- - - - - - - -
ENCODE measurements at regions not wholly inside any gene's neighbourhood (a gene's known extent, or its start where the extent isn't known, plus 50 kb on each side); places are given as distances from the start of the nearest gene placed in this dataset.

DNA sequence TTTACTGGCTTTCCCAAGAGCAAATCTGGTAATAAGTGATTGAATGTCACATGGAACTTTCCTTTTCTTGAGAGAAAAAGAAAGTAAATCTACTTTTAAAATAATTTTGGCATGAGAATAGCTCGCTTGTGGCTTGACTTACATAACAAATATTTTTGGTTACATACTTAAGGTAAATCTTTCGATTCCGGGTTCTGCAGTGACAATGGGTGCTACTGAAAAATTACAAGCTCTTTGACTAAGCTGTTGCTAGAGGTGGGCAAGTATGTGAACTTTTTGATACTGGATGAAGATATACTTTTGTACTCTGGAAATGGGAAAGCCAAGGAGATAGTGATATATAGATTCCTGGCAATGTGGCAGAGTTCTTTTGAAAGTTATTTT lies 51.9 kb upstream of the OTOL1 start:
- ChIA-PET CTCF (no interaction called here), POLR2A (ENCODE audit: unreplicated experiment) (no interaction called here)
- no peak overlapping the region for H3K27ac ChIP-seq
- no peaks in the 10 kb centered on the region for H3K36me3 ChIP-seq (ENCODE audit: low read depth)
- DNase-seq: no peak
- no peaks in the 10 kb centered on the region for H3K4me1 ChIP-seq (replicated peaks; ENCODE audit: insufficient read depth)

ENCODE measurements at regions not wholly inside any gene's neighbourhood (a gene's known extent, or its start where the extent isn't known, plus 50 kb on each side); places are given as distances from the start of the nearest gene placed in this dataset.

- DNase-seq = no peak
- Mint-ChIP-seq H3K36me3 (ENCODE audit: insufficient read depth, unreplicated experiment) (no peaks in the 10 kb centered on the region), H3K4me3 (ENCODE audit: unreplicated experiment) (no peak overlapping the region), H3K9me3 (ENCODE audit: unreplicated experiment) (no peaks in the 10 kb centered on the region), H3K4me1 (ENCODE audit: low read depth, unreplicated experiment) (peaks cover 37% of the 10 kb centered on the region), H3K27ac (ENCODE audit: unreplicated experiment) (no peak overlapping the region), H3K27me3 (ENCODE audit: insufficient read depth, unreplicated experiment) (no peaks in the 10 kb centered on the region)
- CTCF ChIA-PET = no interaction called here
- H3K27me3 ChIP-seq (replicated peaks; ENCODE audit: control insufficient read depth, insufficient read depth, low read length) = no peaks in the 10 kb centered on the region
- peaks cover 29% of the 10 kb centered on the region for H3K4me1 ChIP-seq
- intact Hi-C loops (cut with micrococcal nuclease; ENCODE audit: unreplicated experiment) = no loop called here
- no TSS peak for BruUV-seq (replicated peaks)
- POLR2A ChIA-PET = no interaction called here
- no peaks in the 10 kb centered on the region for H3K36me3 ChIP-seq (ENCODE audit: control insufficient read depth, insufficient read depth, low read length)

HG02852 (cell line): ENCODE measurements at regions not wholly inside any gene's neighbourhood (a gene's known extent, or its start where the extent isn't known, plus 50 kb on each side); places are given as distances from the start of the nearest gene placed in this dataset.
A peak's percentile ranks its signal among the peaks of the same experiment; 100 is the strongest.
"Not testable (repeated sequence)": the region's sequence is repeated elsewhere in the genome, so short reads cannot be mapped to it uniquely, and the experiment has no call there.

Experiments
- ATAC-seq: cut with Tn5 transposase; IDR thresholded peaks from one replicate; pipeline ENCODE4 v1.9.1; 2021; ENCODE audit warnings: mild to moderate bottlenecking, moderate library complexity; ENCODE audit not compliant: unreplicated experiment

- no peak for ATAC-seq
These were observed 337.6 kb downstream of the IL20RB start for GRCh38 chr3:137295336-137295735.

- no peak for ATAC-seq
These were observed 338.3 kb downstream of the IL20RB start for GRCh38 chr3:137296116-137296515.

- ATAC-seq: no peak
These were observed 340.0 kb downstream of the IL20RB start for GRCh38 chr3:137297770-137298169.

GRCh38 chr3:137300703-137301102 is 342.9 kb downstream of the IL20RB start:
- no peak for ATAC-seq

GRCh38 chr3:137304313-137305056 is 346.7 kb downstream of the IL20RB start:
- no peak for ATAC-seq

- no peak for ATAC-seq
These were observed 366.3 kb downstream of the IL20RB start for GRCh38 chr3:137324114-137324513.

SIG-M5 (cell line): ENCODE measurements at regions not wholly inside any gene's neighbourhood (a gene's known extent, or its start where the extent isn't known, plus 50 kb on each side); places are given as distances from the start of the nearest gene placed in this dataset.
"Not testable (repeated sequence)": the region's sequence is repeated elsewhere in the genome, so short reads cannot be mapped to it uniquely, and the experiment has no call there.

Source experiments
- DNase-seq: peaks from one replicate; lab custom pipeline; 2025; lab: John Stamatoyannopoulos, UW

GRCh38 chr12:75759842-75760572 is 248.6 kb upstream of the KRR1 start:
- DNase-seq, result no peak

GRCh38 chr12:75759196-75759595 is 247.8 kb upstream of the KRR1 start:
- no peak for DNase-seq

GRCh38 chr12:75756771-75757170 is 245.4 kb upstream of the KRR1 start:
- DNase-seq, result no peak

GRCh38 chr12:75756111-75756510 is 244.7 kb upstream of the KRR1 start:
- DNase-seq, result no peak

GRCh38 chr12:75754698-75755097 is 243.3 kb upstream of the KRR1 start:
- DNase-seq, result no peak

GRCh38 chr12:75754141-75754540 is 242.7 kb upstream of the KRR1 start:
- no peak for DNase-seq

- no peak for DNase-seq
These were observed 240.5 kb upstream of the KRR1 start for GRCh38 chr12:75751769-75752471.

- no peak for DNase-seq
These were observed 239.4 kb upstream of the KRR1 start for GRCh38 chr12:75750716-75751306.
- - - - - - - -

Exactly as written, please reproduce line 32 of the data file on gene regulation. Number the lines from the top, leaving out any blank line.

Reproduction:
- no peak for ATAC-seq